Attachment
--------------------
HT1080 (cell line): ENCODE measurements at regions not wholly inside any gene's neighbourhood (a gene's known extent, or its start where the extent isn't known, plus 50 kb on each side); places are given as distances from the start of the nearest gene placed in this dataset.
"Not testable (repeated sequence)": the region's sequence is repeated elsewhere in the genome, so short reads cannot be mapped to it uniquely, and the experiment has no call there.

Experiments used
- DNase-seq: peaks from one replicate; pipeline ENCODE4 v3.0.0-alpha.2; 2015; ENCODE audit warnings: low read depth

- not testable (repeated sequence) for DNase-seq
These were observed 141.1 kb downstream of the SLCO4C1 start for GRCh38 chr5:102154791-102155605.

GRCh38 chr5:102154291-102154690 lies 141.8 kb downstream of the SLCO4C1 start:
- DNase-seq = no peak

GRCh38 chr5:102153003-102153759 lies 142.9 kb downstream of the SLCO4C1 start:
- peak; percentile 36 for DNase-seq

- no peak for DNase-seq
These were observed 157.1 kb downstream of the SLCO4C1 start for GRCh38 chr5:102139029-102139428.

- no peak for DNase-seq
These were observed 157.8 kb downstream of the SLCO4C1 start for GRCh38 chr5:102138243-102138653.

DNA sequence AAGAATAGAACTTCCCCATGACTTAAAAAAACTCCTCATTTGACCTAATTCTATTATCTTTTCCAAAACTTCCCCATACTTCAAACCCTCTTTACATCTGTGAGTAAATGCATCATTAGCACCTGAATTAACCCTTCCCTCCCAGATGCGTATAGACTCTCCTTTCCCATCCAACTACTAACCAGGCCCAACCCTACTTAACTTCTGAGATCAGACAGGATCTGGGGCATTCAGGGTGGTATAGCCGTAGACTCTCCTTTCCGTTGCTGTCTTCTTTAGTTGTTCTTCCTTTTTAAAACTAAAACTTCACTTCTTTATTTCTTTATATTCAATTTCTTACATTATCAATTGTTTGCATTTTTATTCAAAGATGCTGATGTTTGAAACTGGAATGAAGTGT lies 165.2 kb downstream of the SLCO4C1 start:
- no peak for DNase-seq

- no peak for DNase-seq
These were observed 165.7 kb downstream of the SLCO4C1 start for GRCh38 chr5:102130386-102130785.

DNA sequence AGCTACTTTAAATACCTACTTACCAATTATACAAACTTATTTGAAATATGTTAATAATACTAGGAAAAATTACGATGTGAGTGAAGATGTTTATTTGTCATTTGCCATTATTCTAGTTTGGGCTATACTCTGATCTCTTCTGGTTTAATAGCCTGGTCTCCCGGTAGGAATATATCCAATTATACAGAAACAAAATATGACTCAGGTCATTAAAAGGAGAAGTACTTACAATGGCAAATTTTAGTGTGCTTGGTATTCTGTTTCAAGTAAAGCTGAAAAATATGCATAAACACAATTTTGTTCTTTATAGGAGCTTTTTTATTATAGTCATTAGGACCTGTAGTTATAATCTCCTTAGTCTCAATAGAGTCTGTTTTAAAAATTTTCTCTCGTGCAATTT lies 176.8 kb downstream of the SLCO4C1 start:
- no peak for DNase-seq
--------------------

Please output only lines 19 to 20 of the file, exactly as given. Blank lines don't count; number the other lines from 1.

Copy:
DNA sequence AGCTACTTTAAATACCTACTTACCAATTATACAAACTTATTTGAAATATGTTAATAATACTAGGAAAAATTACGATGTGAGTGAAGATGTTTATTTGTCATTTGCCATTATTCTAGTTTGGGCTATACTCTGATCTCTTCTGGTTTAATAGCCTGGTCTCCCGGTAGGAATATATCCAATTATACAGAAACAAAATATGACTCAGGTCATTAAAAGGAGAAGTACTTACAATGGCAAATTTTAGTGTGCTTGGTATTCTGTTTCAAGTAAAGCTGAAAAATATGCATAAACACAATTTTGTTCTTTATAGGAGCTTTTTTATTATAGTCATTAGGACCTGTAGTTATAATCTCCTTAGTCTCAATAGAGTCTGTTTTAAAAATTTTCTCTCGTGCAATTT lies 176.8 kb downstream of the SLCO4C1 start:
- no peak for DNase-seq